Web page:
Superintendent Don Schrader convened a reconsideration committee after five people, including two of the 13 parents, filed a formal request. The committee determined the book could stay, but said Schrader is responsible for determining the appropriate grade level for its use, which may not be eighth grade.
MaQatish talked with Schrader on Feb. 13, the day after the meeting, and said she wanted to appeal the decision. She said she wants to see what the future standard will be at Sweet Home Junior High and to have a public statement from each board member about where he or she stands, both on this issue and on issues of parents’ voices in general.
MaQatish said she and the others who protested the novel have concerns both about its content, particularly what they see as the objectification of women and young girls, and the way alternative lessons were developed and presented.
“The teacher’s argument as I heard it at the first hearing was: It’s a great book, the students like it and this book will get them reading again, especially the at-risk youth and we aren’t teaching them anything new when it comes to profanity and sexual vulgarity,” MaQatish said in an email to the Democrat-Herald. “We (the complainants) merely asked the committee to hold the school to the same standard they set themselves. The language in the book is a violation of school code of conduct and we do not believe it is appropriate as assigned eighth-grade curriculum.”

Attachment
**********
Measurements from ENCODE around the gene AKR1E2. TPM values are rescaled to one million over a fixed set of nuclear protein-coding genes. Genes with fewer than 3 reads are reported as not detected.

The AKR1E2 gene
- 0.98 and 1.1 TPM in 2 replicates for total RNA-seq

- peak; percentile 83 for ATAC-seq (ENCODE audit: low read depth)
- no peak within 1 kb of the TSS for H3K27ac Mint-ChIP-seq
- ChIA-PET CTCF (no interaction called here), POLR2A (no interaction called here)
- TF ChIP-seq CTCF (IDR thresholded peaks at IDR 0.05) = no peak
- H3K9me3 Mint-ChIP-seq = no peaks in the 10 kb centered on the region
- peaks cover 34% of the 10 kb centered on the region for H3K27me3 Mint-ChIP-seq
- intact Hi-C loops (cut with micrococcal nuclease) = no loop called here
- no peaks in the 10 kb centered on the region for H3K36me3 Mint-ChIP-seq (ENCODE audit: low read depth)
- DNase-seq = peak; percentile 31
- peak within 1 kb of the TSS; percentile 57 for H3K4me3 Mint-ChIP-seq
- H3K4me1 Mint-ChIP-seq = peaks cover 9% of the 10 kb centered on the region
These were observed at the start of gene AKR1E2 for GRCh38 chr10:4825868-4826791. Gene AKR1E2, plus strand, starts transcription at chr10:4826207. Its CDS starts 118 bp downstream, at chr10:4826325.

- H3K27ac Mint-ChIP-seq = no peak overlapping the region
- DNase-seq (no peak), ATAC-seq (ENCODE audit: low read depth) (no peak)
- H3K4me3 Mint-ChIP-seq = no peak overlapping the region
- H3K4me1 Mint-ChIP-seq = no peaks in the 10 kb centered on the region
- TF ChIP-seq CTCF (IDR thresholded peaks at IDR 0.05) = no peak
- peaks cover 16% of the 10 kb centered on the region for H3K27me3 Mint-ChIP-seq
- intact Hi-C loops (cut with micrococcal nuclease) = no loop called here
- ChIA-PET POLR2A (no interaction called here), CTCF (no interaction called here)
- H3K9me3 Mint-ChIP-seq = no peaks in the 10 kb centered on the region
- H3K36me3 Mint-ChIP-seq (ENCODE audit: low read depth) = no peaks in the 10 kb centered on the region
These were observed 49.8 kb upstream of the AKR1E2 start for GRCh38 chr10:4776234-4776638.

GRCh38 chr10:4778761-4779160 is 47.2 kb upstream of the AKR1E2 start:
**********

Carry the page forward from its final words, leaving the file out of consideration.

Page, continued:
She said she also had concerns about equitable treatment for students who opted out and questioned why the alternate assignment was limited to Native American writers. Last year, she pointed out, when the same book was pulled from the classroom because parents hadn’t had a chance to opt out, teachers replaced it with a unit on “Fahrenheit 451,” which has to do with censorship.
“Teachers need to be able to teach, but parents and community members need to be able to ask questions and be heard when it comes to their concerns,” she said.
She said she appreciated the respect shown by people on both sides of the argument, and said she and the others who protested heard the teachers and appreciated their passion in trying to motivate reluctant readers.
“Hopefully, the teachers heard the concerns of the parents and will consider those concerns in formulating their lesson plans and discussions in the future, especially when there are numerous other options to choose from when teaching critical thinking, racism, bullying, poverty and other social issues the teachers are trying to address,” she said.
A 14-year-old freshman boy confessed this morning to having written a bomb threat Tuesday targeting South Albany High School.
In an email to the Democrat-Herald, Principal Brent Belveal said the student confessed at 9:45 a.m.